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It is not from unwillingness to praise,
Or want of love, that here no stone we raise;
More thou deserv'st; but this man gives to man,
Brother, to brother, this is all we can.
Yet they to whom thy virtues made thee dear
Shall find thee through all changes of the year:
This oak points out thy grave; the silent tree
Will gladly stand a monument of thee.

I grieved for thee, and wished thy end were passed; And willingly have laid thee here at last: For thou hadst lived, till everything that cheers In thee had yielded to the weight of years; Extreme old age had wasted thee away; And left thee but a glimmering of the day; Thy ears were deaf; and feeble were thy knees, I saw thee stagger in the summer breeze, Too weak to stand against its sportive breath, And ready for the gentlest stroke of death. It came, and we were glad ; yet tears were shed; Both man and woman wept when thou wert dead; Not only for a thousand thoughts that were Old household thoughts, in which thou hadst thy share ; But for some precious boons vouchsafed to thee, Found scarcely any where in like degree! For love, that comes to all--the holy sense, Best gift of God-in thee was most intense; A chain of heart, a feeling of the mind, A tender sympathy, which did thee bind Not only to us men, but to thy kind: Yea, for thy fellow-brutes in thee we saw The soul of love, love's intellectual law: Hence, if we wept, it was not done in shame: Our tears from passion and from reason came, And, therefore, shalt thou be an honoured name!


IF Nature, for a favourite child
In thee hath tempered so her clay
That every hour thy heart runs wild
Yet never once doth go astray,*
Read o'er these lines; and then review
This tablet, that thus humbly rears
In such diversity of hue
Its history of two hundred years.
When through this little wreck of fame,
Cipher and syllable! thine eye
Has travelled down to Matthew's name,
Pause with no common sympathy.
And if a sleeping tear should wake,
Then be it neither checked nor stayed :
For Matthew a request I make
Which for himself he had not made.

Poor Matthew, all his frolics o'er,
Is silent as a standing pool :
Far from the chimney's merry roar,
And murmur of the village school.
The sighs which Matthew heaved were sighs
Of one tired out with fun and madness;
The tears which came to Matthew's eyes

Were tears of light, the dew of gladness. • Written opposite one of the names on a tablet in a school, on which were inscribed, in gilt letters, the names of the various schoolmasters, with the times at which they entered on and quitted the office.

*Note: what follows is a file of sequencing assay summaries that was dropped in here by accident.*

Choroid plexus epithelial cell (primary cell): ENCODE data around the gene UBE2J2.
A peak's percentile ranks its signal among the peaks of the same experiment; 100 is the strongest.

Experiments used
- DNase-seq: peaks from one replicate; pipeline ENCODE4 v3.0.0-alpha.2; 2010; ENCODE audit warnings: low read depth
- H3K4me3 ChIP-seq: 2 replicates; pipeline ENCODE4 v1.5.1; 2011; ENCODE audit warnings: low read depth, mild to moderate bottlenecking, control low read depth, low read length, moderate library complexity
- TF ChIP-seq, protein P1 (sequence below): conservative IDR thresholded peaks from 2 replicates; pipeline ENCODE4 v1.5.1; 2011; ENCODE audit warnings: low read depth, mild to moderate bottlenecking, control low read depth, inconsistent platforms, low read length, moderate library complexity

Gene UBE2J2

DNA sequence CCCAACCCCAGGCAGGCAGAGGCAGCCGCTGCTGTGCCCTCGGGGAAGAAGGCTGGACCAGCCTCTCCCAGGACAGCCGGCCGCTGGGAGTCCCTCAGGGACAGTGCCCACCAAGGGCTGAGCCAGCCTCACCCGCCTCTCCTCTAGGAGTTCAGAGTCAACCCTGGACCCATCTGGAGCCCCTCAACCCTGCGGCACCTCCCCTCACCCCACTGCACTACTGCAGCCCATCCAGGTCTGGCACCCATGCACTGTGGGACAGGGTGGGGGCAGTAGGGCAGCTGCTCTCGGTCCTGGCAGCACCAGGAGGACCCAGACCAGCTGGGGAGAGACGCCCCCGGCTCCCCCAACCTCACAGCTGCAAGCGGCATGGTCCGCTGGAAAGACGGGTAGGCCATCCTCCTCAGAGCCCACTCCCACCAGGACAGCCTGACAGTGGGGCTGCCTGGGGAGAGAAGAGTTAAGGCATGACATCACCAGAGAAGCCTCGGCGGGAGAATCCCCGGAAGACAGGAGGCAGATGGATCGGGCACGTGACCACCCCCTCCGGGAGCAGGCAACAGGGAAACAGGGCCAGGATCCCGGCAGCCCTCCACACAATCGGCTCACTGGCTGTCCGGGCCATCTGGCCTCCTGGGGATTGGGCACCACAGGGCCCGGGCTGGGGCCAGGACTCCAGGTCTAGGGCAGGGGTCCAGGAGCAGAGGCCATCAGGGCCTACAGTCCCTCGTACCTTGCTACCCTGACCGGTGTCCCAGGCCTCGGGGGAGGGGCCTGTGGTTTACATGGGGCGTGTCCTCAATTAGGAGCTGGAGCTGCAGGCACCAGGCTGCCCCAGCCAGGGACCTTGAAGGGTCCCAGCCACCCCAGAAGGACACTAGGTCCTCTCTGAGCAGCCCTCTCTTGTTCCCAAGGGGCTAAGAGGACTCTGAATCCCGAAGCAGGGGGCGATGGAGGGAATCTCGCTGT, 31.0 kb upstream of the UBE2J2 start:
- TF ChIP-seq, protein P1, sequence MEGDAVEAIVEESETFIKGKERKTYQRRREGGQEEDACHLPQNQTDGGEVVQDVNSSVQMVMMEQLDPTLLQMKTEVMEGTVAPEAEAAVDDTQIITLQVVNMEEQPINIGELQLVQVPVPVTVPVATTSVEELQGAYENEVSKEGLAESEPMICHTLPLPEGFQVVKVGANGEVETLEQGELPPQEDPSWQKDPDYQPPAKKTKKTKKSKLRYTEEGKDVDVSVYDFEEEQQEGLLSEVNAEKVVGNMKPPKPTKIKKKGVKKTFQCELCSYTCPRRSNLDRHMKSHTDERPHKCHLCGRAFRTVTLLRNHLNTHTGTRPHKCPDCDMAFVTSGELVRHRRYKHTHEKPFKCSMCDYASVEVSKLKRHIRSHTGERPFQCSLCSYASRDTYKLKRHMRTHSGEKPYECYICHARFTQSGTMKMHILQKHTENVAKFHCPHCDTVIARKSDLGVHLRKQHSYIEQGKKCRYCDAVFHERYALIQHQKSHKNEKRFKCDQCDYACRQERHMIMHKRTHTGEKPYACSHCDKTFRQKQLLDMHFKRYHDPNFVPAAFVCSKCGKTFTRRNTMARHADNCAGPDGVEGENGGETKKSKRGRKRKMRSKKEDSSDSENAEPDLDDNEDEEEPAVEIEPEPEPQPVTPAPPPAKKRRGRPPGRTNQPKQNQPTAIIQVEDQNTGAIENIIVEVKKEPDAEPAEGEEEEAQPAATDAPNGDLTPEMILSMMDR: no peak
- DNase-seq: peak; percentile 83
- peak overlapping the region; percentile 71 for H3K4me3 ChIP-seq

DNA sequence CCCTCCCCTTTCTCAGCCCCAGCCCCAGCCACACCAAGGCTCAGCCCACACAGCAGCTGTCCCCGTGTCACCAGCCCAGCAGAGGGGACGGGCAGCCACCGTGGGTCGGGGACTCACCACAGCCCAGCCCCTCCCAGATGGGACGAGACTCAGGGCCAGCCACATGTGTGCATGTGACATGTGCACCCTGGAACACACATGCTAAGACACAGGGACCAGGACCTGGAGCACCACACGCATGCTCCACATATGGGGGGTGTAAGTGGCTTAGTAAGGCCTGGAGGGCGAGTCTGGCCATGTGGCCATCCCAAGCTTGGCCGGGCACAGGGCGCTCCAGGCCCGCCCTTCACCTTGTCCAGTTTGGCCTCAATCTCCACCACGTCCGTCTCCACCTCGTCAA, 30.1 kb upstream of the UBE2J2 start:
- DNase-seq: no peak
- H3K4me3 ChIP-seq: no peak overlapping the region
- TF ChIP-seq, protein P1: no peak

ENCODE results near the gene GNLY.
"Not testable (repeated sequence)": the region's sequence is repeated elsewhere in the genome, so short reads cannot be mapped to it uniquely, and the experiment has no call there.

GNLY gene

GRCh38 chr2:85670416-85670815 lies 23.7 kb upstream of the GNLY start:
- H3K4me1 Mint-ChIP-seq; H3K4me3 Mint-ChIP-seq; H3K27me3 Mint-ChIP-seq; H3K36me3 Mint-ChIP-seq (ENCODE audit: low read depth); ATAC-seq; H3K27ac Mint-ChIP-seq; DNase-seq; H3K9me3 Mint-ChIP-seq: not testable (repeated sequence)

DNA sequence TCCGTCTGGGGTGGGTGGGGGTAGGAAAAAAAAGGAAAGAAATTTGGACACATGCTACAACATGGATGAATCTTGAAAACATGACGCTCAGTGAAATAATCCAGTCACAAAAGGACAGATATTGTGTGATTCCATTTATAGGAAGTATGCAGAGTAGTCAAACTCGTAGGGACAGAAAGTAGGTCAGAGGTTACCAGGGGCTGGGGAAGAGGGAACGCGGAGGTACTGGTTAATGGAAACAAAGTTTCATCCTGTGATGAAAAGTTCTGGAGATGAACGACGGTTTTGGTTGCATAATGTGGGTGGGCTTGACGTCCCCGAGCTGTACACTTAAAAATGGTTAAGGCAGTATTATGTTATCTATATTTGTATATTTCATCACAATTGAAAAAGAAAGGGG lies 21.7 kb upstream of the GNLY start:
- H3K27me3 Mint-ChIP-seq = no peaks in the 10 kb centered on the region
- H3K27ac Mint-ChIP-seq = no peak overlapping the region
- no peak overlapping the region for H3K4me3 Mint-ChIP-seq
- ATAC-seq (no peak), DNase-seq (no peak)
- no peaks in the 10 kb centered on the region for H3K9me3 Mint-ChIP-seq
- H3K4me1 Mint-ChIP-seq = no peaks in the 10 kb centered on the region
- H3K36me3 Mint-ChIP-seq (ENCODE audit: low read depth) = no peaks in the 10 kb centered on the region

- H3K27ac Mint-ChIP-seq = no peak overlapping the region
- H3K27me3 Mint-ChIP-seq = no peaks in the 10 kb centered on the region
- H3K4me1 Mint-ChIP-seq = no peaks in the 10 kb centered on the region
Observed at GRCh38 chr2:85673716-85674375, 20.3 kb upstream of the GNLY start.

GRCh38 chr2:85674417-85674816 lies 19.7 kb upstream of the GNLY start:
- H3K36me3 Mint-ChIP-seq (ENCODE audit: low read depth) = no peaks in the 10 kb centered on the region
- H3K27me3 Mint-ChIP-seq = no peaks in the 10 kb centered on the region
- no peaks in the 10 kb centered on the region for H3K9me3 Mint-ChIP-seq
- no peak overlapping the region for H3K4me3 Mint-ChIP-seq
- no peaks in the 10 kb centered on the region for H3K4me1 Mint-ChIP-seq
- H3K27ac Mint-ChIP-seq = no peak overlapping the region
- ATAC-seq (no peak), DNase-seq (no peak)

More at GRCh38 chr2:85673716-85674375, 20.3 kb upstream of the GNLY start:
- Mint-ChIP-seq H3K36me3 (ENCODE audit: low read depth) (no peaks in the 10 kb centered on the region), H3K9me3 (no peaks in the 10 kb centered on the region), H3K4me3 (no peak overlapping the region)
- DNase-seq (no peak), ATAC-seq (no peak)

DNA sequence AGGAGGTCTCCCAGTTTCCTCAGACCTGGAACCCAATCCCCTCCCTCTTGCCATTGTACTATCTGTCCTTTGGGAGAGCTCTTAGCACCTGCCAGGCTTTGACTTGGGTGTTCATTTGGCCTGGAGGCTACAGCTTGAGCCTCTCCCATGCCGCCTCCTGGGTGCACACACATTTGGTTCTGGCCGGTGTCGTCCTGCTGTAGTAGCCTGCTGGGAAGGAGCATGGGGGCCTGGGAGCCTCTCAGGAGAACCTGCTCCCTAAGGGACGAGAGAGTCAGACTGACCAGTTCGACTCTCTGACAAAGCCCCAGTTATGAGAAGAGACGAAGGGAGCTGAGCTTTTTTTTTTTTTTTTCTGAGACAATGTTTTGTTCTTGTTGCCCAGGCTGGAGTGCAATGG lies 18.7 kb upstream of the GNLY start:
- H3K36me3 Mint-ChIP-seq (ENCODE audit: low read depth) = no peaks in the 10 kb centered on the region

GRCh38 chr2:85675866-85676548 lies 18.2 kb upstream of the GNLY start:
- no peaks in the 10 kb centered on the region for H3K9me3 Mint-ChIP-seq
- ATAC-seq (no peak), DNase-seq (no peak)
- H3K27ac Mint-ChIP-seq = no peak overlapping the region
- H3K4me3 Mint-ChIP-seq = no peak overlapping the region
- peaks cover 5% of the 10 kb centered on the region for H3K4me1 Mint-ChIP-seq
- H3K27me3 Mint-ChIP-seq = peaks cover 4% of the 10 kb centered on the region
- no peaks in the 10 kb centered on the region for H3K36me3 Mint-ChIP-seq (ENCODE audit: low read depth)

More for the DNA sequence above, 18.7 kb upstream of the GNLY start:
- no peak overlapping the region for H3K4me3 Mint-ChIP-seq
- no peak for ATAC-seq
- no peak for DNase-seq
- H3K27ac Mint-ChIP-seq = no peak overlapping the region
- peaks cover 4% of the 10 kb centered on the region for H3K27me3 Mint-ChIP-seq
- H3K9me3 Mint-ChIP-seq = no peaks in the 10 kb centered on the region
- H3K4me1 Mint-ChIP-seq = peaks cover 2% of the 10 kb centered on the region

Yet, sometimes, when the secret cup
Of still and serious thought went round,
It seemed as if he drank it up-
He felt with spirit so profound.
Thou soul of God's best earthly mould !
Thou happy soul! and can it be
That these two words of glittering gold
Are all that must remain of thee?

THE TWO APRIL MORNINGS. We walked along, while bright and red Uprose the morning sun: And Matthew stopped, he looked, and said, “The will of God be done !"

A village schoolmaster was he,
With hair of glittering gray;
As blithe a man as you could see
On a spring holiday.
And on that morning, through the grass
And by the steaming rills,
We travelled merrily, to pass
A day among the hills.
“Our work," said I, “was well begun;
Then from thy breast what thought,
Beneath so beautiful a sun,
So sad a sigh has brought?”.

A second time did Matthew stop;
And fixing still his

Upon the eastern mountain-top,
To me he made reply:

“Yon cloud with that long purple cleft
Brings fresh into my mind
A day like this, which I have left
Full thirty years behind.

And just above yon slope of corn
Such colours, and no other,
Were in the sky, that April morn,
Of this the very brother.
“With rod and line I sued the sport
Which that sweet season gave,
And, coming to the church, stopped short
Beside my daughter's grave.
“Nine summers had she scarcely seen,
The pride of all the vale ;
And then she sang ; she would have been
A very nightingale.
“Six feet in earth my Emma lay ;
And yet I loved her more,
For so it seemed, than till that day
I e'er had loved before.
“And turning from her grave, I met,
Beside the churchyard yew,
A blooming girl, whose hair was wet
With points of morning dew.
A basket on her head she bare;
Her brow was smooth and white :
To see a child so very fair,
It was a pure delight!
"No fountain from its rocky cave
E'er tripped with foot so free ;
She seemed as happy as a wave
That dances on the sea.

There came from me a sigh of pain
Which I could ill confine ;
I looked at her, and looked again :
And did not wish her mine."
Matthew is in his grave, yet now,
Methinks, I see him stand,
As at that moment, with a bough
Of wilding in his hand.



We talked with open heart, and tongue
Affectionate and true,
A pair of friends, though I was young,
And Matthew seventy-two.
We lay beneath a spreading oak,
Beside a mossy seat ;
And from the turf a fountain broke,
And gurgled at our feet.
“Now Matthew !” said I, "let us match
This water's pleasant tune
With some old Border song, or catch,
That suits a summer's noon;
“Or of the church clock and the chimes
Sing here beneath the shade,
That half-mad thing of witty rhymes
Which you last April made !”
In silence Matthew lay, and eyed
The spring beneath the tree;
And thus the dear old man replied,
The gray-haired man of glee:

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